Jan 182008
 

As a subscribed member of Getup!, that relatively newly created think-tank and public activism group, I’ve received a couple of emails promoting a program of public submission to Treasury to do with just how I’d like to see my taxes spent by government.


Frankly, I find the idea of personally making a submission to Treasury advising how I think my money should be spent to be more than a little ludicruous. As if the bureaucratic machine is likely to be interested in, or pay any attention to what I might think. Still, it’s a quiet morning at the grindstone, so I thought, bugger it, why not.

My contribution to the Australian societal budget through payroll tax is probably average or slightly below, given that my annual wage is regarded as ‘average’. Therefore, what I want done with my little bit really doesn’t matter a fig in the grand scheme, but since this submission is to do with the grand scheme, I’ll address that.
I’m not a great user or enthuse over the ‘arts’ per se, however I recognise that without an art, architecture and culture, a society cannot be recognised as civilised, let alone developed or advanced. Ergo, I’d recommend a continued involvement in contribution to the ‘arts’, but not on a priority basis.
Science is my greatest wishing point, and I’d recommend highly a far greater involvement by society through government contribution to advancement of the sciences. Especially those sciences which aim research and development at climate change, energy security and alternative energy generation development. This worlds is running out of resources through profligate use of same by humanity over the past 300 years. I believe we either get smarter, or we go the way of the Dodo. I’d rather my successors and theirs had something worth going on with, thanks very much.
On the subject of successors, consider education. Primary, secondary and tertiary. Not enough focus is being paid to just what our children really need to learn, as opposed to what vested interests want them to learn. History is nice and a part of cultural development, but mathematics, science, language and civil values are much, much more important. Frankly, I’d rather today’s children knew more about mathematics and sciences, spoke good English, wrote with a legible hand and read fluently than had the ability to recite the names of the first colonial explorers to cross the Blue Mountains. Pay the teachers of our children reflecting their individual professionalism, skills and abilities. These people are the moulders of our children’s lives. They need to be properly trained, adequately resourced and suitably remunerated.
On indigenous issues, assisted self-determination in my view is the only way forward. The Northern Territory Intervention, in my view, was an inevitability, regardless of it’s portrayal as a political stunt in the lead-up to last years election. Indigenous Australians exist as two different peoples within the one culture, as I see it. Those who wish to live a simple, culturally rich and independent lifestyle and bring their children up in that style, and those who see and understand the benefits of the white Australian way of life, but don’t wish to surrender entirely to it. The former will always require some modicum of social support. The latter need to be encouraged and assisted into self-sufficiency. To those ends, I commend the Rudd government’s continued involvement in the intervention, with the proviso that on-going oversight is essential. White Australia has a responsibility in my view, to assist in providing a standard of existence for all levels of indigenous Australians which allows them to live in a manner befitting their individual desires, without demanding individual surrender to a set of hardline decrees. I would like to think that at some stage into the future, a return to aboriginal self-determination can eventuate.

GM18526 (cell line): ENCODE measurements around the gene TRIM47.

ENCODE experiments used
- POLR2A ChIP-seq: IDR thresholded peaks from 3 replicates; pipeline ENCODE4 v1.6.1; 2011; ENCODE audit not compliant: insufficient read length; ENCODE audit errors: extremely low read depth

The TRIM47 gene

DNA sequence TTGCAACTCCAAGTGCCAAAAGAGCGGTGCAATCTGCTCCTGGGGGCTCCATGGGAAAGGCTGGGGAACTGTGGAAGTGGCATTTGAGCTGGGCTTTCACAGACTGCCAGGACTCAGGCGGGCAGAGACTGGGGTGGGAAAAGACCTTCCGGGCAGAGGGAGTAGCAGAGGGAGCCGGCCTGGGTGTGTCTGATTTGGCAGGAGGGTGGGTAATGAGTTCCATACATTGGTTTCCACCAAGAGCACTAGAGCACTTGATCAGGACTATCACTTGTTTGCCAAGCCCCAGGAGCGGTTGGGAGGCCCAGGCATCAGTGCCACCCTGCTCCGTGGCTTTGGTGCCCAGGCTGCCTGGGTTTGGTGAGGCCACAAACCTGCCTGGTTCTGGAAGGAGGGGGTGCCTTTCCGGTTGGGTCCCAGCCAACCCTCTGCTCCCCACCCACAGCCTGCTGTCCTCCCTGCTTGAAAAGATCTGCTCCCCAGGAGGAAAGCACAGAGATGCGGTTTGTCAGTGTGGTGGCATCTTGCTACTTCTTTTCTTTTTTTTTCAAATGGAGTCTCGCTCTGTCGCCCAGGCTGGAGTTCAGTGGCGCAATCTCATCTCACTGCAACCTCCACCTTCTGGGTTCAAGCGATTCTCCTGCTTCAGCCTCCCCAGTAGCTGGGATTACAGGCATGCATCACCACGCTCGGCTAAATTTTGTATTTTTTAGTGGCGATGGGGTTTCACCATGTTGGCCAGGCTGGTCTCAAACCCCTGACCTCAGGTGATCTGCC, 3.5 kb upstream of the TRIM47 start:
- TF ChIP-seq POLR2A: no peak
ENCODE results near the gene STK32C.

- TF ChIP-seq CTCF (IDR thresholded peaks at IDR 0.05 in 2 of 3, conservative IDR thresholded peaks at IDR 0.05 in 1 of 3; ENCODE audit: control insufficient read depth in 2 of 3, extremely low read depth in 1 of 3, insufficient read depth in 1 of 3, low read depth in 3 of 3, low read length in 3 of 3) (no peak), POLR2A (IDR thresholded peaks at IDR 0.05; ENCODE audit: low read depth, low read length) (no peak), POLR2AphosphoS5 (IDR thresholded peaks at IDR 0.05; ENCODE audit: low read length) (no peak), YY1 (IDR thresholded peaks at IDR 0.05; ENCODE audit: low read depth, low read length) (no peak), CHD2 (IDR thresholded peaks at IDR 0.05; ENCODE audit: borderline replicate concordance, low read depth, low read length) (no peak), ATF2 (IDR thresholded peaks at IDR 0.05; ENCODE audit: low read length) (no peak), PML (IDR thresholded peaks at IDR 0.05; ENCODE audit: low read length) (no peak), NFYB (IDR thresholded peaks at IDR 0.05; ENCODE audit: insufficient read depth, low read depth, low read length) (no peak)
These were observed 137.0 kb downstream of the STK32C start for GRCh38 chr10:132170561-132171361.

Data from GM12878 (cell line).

On defence and foreign affairs issues, whatever was wrong with ‘Fortress Australia’? Why is Australia still in far flung parts of the globe on expeditionary missions which, in the main, serve the political and national interests of other nations? Australia’s Defence Forces are exactly that. Useful for defence in the national interest and little else. Granted, our military forces are well resourced, peopled with great talent and capabilities but we’re a small nation and regardless of political rhetoric to the contrary, we live in a time of peace. Certainly, with radical religiosity sweeping the globe, we need to be alert to threats to our society and it’s interests, but I fail to see the benefits in having a relatively small defence force scattered across the globe on various missions of good intent.
I’m pleased to see a recent change in foreign affairs rhetoric, which moves this nation away from the cheek-by-jowl (some might say tongue-to-boot) relationship with the United States of America. We need sound relationships with foreign neighbours and allies, but we don’t have to abide by their every whim. Independence means much, much more than simple things like political and cultural differences. Independence is a willingness to express differences, unafraid of possible consequences, aware of likely responses. It’s past time Australia stood apart from global political concerns in which the US under it’s current administration has embroiled herself.
In summary, in regard to distribution of my small fiscal input to Australian governance, I ask that the government be just, fair and reasonable. It’s not a big ask, when all’s said & done.

Besides, Wayne Swan wants to know, so I figure if my writing to Treasury further justifies some bureaucrats position by creating more work in the reading and assimilation of public submissions to a process which Joe Public is rarely asked about, why shouldn’t I help to keep that bureaucrat gainfully employed?